This past year saw record fines levied against environmental polluters, totalling 11.8 billion dollars for the EPA’s fiscal year ending September 30th. We don’t like to use the stick to encourage compliance; but, understanding, following and respecting environmental law can clearly save you a lot of headaches and money down the road. It is likely, in my humble opinion, that fines and prosecution will continue their steady rise.
The highlights for the American cases include:
- In one of the largest settlements in EPA history, American Electric Power, a coal-fired electric utility company, agreed to install pollution controls and take other measures that will reduce a record 1.6 billion pounds of air pollution. The company also agreed to pay a $15 million penalty, the largest ever paid by an electric utility for New Source Review violations of the Clean Air Act.
- Jenn Feng Industrial Company, a Taiwanese manufacturer, and three American corporations agreed to pay $2 million, the largest civil penalty ever for violations of Clean Air Act non-road engine regulations, for importing 200,000 chainsaws that failed to meet federal air pollution requirements.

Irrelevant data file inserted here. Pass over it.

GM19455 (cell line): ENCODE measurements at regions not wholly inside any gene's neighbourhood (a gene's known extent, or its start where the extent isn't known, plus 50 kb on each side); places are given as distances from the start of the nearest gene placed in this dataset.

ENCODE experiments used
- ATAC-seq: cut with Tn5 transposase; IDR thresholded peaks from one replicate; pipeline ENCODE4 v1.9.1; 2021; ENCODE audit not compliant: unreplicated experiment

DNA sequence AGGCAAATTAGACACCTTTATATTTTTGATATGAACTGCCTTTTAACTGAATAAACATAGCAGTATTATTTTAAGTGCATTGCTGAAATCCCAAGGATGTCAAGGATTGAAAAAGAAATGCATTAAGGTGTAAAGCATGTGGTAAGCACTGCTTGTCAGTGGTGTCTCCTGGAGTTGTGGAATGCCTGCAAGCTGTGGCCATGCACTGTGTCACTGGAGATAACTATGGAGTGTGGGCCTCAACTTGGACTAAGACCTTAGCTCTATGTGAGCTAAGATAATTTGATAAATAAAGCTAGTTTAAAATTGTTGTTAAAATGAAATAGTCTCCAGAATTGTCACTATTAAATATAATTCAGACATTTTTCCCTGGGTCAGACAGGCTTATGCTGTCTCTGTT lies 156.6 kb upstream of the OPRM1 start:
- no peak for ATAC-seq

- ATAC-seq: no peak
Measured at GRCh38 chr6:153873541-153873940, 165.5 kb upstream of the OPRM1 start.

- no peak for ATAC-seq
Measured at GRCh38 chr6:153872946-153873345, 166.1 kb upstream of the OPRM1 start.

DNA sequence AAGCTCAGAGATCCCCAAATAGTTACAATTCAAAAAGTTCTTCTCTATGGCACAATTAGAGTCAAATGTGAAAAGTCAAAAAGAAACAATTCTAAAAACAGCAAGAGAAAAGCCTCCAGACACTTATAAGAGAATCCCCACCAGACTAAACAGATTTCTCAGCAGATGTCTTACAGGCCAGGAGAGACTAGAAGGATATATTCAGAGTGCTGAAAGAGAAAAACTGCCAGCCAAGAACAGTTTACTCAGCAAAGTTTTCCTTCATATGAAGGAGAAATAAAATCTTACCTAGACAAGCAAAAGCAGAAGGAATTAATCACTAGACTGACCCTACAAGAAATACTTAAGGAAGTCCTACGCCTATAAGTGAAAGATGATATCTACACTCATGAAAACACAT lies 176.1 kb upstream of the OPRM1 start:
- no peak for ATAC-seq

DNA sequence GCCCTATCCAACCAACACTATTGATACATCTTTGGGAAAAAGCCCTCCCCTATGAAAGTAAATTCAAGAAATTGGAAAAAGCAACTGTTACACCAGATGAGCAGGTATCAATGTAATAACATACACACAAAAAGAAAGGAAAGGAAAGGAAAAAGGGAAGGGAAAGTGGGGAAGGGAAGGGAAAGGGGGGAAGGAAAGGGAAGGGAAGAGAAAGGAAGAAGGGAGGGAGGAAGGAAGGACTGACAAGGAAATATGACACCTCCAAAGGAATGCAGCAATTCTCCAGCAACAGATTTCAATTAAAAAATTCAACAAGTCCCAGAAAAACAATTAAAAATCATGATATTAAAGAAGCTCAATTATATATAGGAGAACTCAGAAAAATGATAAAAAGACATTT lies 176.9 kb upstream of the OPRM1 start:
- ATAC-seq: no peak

- Four of the top 10 U.S. home builders, Centex Homes, KB Home, Pulte Homes, and Richmond American Homes, agreed to pay civil penalties totaling $4.3 million to resolve alleged violations of the Clean Water Act for delays or failures to obtain proper storm water permits for numerous construction sites.
- Massey Energy Company, Inc., Central Appalachia’s largest coal producer, agreed to pay a $20 million penalty, the largest of its kind, for discharging pollution into local waterways.
- British Petroleum Exploration (Alaska), Inc., pleaded guilty and was ordered to pay a $12 million criminal fine and $4 million in restitution to the state of Alaska for two pipeline leaks, one of which was the largest spill ever on the state’s North Slope.